Vultures is the second full length release by psychedelic stoner metallers from Greece; 1000 Mods. It’s a flashback. For fans of late 60’s wah-wah induced psychedelia, this is for you. For fans of basic, stripped down, nuthin’-fancy rock and roll, this is for you…better yet, if you like all that mixed in with modern metal, I would give this a listen, it’s probably going to be up your alley. To tell the truth, I dug it.
First off, there’s the song Claws which starts out with a prominent bass line very reminiscent of Pink Floyd’s Interstellar Overdrive, a promise that this slab of music has something. It starts out that way. Quickly, however, it veers a bit off into MC5 territory; yelling vox, chanting, with the shouting “cookie monster” sort of vocals exploding for the last lines of the chorus. The song grooves you into a steady expected rock and roll/metal song; then, however, the band shifts down to first gear, almost stalling the engine as the song pumps along attempting to enlist itself into the “progressive” category; enlisting many tempo changes. Does it well, I might add. Atop that, wah-wah guitars float, bringing it all to a conclusion.
The second song, Big Beautiful hits you across the head with a buh-lay-tent nod to the classic, memorable riff from Cream’s Sunshine Of Your Love. With not even the slightest attempt to hide that fact, I would have to guess it’s a tribute and an intended foreshadowing of what the albums all about: metal, but psychedelic and stonerized.
Slow, slow, slowly the third song, She, downshifts the album into a slow dirge; metal and bluesy. This is the song that the nagging wonder of “who the fuck does this vocalist sound like” that had struck me from the beginning finally answered itself. It hit me…Pepper Keenan, of Corrosion of Conformity fame. 1000 Mods’ Dani’s vocal style is a dead ringer. I’m not saying that it’s a bad thing or that it’s a good thing, but just is. A ways in, after a few complaints about She, the anguished screaming vox relinquishes and a lengthy guitar solo, layered and overdubbed with multiple guitar bits, takes us out to the end.
For the fourth, they lay Horses’ Green on us. The bass starts it off, guitar minimally highlighting the rhythm set up by the Labros, the drummer and Dani’s bass. This is then mingled with a low, almost whispering, chant of vocals. Anger seems just out of reach here as the lyrics slowly remind, Dani I assume, of a frustration. As soon as it begins, it seems, the song fades out, hopefully resolving the emotion.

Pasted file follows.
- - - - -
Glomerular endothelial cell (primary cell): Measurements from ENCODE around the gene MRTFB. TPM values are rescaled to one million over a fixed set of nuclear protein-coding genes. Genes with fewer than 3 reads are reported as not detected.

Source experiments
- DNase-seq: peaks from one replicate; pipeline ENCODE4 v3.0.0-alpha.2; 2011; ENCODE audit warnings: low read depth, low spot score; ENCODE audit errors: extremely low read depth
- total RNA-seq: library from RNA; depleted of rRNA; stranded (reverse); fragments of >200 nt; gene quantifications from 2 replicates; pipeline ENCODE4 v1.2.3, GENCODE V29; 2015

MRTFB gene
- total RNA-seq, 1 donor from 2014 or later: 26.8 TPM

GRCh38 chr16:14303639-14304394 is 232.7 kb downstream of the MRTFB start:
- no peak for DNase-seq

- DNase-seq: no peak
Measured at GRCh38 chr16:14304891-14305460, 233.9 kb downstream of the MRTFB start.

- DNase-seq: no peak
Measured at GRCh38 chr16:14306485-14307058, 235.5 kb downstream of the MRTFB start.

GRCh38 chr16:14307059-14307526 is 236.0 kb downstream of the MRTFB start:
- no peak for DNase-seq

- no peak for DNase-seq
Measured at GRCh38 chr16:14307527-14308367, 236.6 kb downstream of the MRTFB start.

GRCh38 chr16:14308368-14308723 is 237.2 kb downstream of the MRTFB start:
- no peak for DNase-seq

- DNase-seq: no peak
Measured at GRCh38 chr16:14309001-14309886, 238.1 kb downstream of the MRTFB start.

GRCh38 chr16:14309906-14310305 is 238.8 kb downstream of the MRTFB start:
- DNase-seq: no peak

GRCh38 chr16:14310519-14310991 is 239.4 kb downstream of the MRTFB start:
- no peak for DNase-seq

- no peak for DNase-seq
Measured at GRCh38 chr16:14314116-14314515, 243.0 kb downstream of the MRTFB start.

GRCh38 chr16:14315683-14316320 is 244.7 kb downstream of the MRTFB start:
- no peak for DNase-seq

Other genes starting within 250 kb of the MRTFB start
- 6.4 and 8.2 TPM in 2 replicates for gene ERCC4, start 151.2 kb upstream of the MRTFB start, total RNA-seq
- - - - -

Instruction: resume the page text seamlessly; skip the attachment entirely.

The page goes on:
Low is the next song and is introduced by a slowly loudening drum tempo coupled with the familiar almost whispering vocal chant. The guitar then takes over the lead and brings the song into a meaner, faster exercise. Bass is too notably absent and I can’t figure out why. Sure, it achieves that stripped down sound, but personally I believe the bass could have elevated this song up to a more full statement. However, a hallmark it seems of 1000 Mods, Giannis’ and George’s guitars takes over at some point, wailing their wails in the forefront all the way to the end.
Again, the album slow, slow, slows down. Vultures the song is the sixth entry. Here again, simplicity shines as the drums and bass keep a steady, minimalistic beat with the guitars acting basically as an exclamation point at the end of the verses. Almost whispering, this recurring aspect of 1000 Mods’ vocal style slowly pleads its case as it seems on the brink of going mad (hinted at by Giannis’ and George’s guitar). If you’re rooting for the madness to occur, you’re in luck. The slow, steady rhythm is left in the dust as the song takes off and breaks free into a heartfelt crescendo of resolution; driven and led by some nice wah-wah; floating, surfing overhead and out.
Modesty is an up-tempo song refreshing the scene (, man-far out). Here we have an OK, nothing special sort of song constructed by your basic verse, chorus, solo, verse, etc. tradition. Reverb Of The New World completes the album. The longest song of the batch, a soliloquy in the Vincent Price tradition prefaces the piece with a narration voicing the objective of the song’s tale; that of a race of people (we) that are yearning to “take off” into the cosmos that “we’ve” been standing on the brink of. More Interstellar Overdrive inspired progressions continue here to build the song’s foundation. We’re contemplating, contemplating until…blast off! We’re fueled into the cosmos with the aid of Giannis’ and George’s guitars. Here is some really nice, competent, effect-laden guitar work. A kind of “space-jam” sequences the verses and we’re done.
My first introduction to 1000 Mods, Vultures is genuinely a very good listen. Of course, it’s not unprecedented music, but for a fan of stoner, psychedelic, basic, stripped-down metal, you’ve got some right here. I’d say go ahead and give it a listen. Most importantly, if you do, buy the thing. Try your hardest not to pirate it. I’m pretty sure 1000 Mods needs support, especially from those that dig what they’re doing.
Scribed by: Brian Burroughs